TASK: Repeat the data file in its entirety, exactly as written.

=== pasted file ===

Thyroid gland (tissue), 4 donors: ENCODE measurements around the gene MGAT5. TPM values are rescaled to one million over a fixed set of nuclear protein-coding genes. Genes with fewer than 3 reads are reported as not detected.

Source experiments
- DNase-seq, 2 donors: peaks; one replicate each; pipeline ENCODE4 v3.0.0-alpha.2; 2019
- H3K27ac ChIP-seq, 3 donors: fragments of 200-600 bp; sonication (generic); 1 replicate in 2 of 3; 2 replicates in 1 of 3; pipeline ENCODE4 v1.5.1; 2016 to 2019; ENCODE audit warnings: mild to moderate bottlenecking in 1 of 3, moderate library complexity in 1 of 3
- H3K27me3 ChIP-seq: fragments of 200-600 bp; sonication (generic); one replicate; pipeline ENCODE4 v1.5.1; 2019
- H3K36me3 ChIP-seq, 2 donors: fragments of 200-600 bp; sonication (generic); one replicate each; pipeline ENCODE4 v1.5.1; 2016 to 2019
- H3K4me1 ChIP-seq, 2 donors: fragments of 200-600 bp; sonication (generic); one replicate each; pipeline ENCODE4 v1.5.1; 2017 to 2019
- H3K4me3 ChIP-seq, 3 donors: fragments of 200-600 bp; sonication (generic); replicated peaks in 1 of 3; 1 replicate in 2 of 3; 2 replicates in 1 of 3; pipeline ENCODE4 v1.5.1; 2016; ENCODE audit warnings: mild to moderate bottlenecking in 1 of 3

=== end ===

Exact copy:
Thyroid gland (tissue), 4 donors: ENCODE measurements around the gene MGAT5. TPM values are rescaled to one million over a fixed set of nuclear protein-coding genes. Genes with fewer than 3 reads are reported as not detected.

Source experiments
- DNase-seq, 2 donors: peaks; one replicate each; pipeline ENCODE4 v3.0.0-alpha.2; 2019
- H3K27ac ChIP-seq, 3 donors: fragments of 200-600 bp; sonication (generic); 1 replicate in 2 of 3; 2 replicates in 1 of 3; pipeline ENCODE4 v1.5.1; 2016 to 2019; ENCODE audit warnings: mild to moderate bottlenecking in 1 of 3, moderate library complexity in 1 of 3
- H3K27me3 ChIP-seq: fragments of 200-600 bp; sonication (generic); one replicate; pipeline ENCODE4 v1.5.1; 2019
- H3K36me3 ChIP-seq, 2 donors: fragments of 200-600 bp; sonication (generic); one replicate each; pipeline ENCODE4 v1.5.1; 2016 to 2019
- H3K4me1 ChIP-seq, 2 donors: fragments of 200-600 bp; sonication (generic); one replicate each; pipeline ENCODE4 v1.5.1; 2017 to 2019
- H3K4me3 ChIP-seq, 3 donors: fragments of 200-600 bp; sonication (generic); replicated peaks in 1 of 3; 1 replicate in 2 of 3; 2 replicates in 1 of 3; pipeline ENCODE4 v1.5.1; 2016; ENCODE audit warnings: mild to moderate bottlenecking in 1 of 3